We were all fortunate to be spared the wrath of Hurricane Dorian. To show our thanks we have started a drive in the office to collect items for the Bahamas. Please see the flier in this newsletter for details.
During the week preceding Dorian, and the week after, many patients were sharing with me hurricane preparation tips. Even though we are all mentally and physically drained from hearing about the storm, I thought I should share some of the suggestions that came from my patients regarding storm preparation. This list is by no means exhaustive and is only intended to be supplemental to recommendations provided by the government and other entities.
The most important thing to remember is that you can replace everything except for your life. If you are in an evacuation zone, don't risk your life to protect your belongings- evacuate.
Here are some other tips, in no particular order, that were mentioned:
At the beginning of the hurricane season:
1) Every time you go to the supermarket pick up a gallon of water.
2) Start buying nonperishable foods that can be eaten without power. If you buy canned goods make sure you have a manual can opener.
3) If you have a gas generator fill up 1 red container with your regular fill up. (Use that gas at your next fill up and refill the red container so that you have “fresh” gas or use fuel stabilizer).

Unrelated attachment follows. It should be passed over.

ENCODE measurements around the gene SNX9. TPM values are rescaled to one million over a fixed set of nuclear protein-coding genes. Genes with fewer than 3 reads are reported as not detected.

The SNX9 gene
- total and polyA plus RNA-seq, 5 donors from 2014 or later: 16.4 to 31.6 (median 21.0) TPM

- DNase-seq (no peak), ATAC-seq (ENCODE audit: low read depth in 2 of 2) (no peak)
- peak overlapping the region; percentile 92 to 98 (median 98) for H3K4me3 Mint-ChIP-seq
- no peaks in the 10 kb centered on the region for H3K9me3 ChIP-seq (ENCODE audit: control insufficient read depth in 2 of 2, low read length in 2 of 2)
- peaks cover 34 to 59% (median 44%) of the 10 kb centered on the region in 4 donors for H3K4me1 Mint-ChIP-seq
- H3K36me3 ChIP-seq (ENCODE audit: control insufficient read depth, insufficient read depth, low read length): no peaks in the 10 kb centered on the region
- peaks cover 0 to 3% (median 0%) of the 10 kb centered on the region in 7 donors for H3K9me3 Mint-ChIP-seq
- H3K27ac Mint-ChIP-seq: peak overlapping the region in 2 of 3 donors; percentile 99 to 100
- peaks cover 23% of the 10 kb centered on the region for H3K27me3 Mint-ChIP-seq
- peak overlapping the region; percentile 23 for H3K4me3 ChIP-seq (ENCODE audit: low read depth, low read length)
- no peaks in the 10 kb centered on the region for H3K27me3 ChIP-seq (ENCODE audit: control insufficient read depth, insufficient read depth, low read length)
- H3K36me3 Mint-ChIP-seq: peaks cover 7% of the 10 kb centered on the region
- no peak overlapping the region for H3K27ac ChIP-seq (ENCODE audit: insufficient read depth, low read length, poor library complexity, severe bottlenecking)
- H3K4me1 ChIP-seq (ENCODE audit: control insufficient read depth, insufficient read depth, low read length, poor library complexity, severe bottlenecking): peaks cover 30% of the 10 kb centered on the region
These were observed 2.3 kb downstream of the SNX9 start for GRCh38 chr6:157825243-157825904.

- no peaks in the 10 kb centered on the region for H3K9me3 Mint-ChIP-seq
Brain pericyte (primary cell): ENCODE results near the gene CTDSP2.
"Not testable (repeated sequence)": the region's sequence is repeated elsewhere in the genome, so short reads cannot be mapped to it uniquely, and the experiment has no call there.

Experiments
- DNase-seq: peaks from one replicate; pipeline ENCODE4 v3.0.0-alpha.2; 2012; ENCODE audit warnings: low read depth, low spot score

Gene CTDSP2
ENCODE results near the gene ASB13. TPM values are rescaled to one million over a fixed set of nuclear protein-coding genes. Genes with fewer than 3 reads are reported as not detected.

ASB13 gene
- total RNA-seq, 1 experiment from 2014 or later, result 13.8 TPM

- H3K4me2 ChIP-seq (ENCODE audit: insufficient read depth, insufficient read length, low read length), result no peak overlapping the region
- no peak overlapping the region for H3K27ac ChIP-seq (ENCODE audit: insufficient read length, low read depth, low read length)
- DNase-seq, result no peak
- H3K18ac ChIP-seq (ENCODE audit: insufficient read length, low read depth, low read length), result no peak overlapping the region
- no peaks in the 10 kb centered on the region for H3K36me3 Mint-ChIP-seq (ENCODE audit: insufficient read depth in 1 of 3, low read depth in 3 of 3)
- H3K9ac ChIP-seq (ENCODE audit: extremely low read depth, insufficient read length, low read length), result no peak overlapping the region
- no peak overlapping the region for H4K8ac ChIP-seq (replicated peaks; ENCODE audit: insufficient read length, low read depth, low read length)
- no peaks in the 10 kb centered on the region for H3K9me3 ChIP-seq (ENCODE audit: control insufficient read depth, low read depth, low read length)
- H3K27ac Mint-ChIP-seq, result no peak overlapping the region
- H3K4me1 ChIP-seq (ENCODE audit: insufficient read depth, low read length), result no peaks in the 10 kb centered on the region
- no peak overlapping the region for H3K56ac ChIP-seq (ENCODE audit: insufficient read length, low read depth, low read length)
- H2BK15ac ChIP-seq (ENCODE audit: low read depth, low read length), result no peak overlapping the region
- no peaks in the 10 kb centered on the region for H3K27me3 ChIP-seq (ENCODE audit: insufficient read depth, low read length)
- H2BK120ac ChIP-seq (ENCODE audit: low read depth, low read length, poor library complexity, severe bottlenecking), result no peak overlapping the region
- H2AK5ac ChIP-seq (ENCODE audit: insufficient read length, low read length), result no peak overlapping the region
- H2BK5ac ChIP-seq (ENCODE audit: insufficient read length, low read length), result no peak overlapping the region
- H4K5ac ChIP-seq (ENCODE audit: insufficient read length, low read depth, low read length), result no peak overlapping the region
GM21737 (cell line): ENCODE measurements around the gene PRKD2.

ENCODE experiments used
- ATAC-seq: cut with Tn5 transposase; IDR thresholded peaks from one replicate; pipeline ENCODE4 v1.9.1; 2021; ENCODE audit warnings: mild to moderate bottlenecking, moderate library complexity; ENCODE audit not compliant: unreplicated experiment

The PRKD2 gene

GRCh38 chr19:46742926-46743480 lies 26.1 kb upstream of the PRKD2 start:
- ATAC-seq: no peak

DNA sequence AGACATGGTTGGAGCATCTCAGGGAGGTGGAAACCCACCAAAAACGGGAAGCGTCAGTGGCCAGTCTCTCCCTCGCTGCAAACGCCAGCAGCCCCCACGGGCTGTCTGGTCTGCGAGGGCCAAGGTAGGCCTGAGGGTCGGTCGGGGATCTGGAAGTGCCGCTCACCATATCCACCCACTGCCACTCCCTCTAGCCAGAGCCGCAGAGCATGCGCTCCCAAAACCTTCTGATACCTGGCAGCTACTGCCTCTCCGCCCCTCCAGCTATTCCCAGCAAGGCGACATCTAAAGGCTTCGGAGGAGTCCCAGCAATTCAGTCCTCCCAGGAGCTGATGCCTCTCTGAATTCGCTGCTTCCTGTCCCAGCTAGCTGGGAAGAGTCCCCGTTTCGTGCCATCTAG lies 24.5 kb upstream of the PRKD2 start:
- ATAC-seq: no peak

4) Trim trees
5) Read and understand the limitations of your insurance policy. These policies have special deductibles for wind storm coverage.
Before the storm
1) Freeze large jugs (cat litter jugs, gallon plastic containers) of water to make solid ice packs that won't leak when they melt.
2) Freeze a bottle of water and put a penny on the top. If the penny is not on the bottom of the bottle after the electricity comes back on then it is likely that your food is safe to eat.
3) Make a freezer and fridge inventory to limit the opening up of the freezers and fridges looking for something.
4) Set the fridge and freezer to the coldest settings.
5) Set your air conditioner on the lowest temperature so that if the power goes out, your house will be comfortable for a longer period of time.
7) Backup your important computer files to the cloud and/or to an external hard drive.
8) Videotape or photograph your home, property, and belongings.
9) Create an inventory of your belongings.
10) Put important documents (insurance policies) in ziploc bags and pictures in sealed bins.
11) Test flashlights and make sure you have enough batteries.
12) Make sure you have cash, as vendors might not have the ability to process credit cards.
Until next time,